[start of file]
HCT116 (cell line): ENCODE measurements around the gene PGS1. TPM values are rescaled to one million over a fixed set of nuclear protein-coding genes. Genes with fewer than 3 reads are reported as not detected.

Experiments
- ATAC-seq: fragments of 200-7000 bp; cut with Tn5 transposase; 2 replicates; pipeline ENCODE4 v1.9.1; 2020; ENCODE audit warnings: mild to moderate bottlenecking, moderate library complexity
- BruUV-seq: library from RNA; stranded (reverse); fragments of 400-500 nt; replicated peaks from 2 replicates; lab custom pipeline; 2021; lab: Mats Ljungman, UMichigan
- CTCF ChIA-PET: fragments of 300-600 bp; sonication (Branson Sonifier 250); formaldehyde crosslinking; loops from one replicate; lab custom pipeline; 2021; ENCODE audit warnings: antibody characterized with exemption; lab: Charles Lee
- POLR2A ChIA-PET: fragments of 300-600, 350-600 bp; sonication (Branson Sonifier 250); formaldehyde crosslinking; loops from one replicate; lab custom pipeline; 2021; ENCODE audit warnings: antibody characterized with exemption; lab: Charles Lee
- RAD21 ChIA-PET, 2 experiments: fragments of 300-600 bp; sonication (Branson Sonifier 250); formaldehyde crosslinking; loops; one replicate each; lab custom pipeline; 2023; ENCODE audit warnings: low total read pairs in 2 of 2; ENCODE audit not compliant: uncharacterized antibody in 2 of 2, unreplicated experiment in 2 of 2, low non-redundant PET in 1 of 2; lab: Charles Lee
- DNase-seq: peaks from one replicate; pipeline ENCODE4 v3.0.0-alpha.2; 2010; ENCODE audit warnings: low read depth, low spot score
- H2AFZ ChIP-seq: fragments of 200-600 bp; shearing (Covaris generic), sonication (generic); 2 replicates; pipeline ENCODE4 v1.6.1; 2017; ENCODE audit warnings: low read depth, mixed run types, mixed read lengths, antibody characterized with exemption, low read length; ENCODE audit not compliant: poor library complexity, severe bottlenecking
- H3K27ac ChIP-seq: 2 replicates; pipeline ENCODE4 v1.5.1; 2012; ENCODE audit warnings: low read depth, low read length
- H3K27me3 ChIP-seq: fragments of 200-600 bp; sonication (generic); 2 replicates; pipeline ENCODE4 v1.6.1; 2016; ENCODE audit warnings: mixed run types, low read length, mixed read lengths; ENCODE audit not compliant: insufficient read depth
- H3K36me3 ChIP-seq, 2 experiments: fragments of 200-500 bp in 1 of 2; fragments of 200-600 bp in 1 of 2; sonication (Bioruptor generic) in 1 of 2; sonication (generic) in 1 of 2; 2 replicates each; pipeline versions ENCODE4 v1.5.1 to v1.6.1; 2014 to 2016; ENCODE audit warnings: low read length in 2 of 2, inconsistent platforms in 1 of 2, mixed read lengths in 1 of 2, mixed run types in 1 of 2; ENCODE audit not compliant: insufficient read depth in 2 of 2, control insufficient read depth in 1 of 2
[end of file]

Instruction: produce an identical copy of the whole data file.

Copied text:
HCT116 (cell line): ENCODE measurements around the gene PGS1. TPM values are rescaled to one million over a fixed set of nuclear protein-coding genes. Genes with fewer than 3 reads are reported as not detected.

Experiments
- ATAC-seq: fragments of 200-7000 bp; cut with Tn5 transposase; 2 replicates; pipeline ENCODE4 v1.9.1; 2020; ENCODE audit warnings: mild to moderate bottlenecking, moderate library complexity
- BruUV-seq: library from RNA; stranded (reverse); fragments of 400-500 nt; replicated peaks from 2 replicates; lab custom pipeline; 2021; lab: Mats Ljungman, UMichigan
- CTCF ChIA-PET: fragments of 300-600 bp; sonication (Branson Sonifier 250); formaldehyde crosslinking; loops from one replicate; lab custom pipeline; 2021; ENCODE audit warnings: antibody characterized with exemption; lab: Charles Lee
- POLR2A ChIA-PET: fragments of 300-600, 350-600 bp; sonication (Branson Sonifier 250); formaldehyde crosslinking; loops from one replicate; lab custom pipeline; 2021; ENCODE audit warnings: antibody characterized with exemption; lab: Charles Lee
- RAD21 ChIA-PET, 2 experiments: fragments of 300-600 bp; sonication (Branson Sonifier 250); formaldehyde crosslinking; loops; one replicate each; lab custom pipeline; 2023; ENCODE audit warnings: low total read pairs in 2 of 2; ENCODE audit not compliant: uncharacterized antibody in 2 of 2, unreplicated experiment in 2 of 2, low non-redundant PET in 1 of 2; lab: Charles Lee
- DNase-seq: peaks from one replicate; pipeline ENCODE4 v3.0.0-alpha.2; 2010; ENCODE audit warnings: low read depth, low spot score
- H2AFZ ChIP-seq: fragments of 200-600 bp; shearing (Covaris generic), sonication (generic); 2 replicates; pipeline ENCODE4 v1.6.1; 2017; ENCODE audit warnings: low read depth, mixed run types, mixed read lengths, antibody characterized with exemption, low read length; ENCODE audit not compliant: poor library complexity, severe bottlenecking
- H3K27ac ChIP-seq: 2 replicates; pipeline ENCODE4 v1.5.1; 2012; ENCODE audit warnings: low read depth, low read length
- H3K27me3 ChIP-seq: fragments of 200-600 bp; sonication (generic); 2 replicates; pipeline ENCODE4 v1.6.1; 2016; ENCODE audit warnings: mixed run types, low read length, mixed read lengths; ENCODE audit not compliant: insufficient read depth
- H3K36me3 ChIP-seq, 2 experiments: fragments of 200-500 bp in 1 of 2; fragments of 200-600 bp in 1 of 2; sonication (Bioruptor generic) in 1 of 2; sonication (generic) in 1 of 2; 2 replicates each; pipeline versions ENCODE4 v1.5.1 to v1.6.1; 2014 to 2016; ENCODE audit warnings: low read length in 2 of 2, inconsistent platforms in 1 of 2, mixed read lengths in 1 of 2, mixed run types in 1 of 2; ENCODE audit not compliant: insufficient read depth in 2 of 2, control insufficient read depth in 1 of 2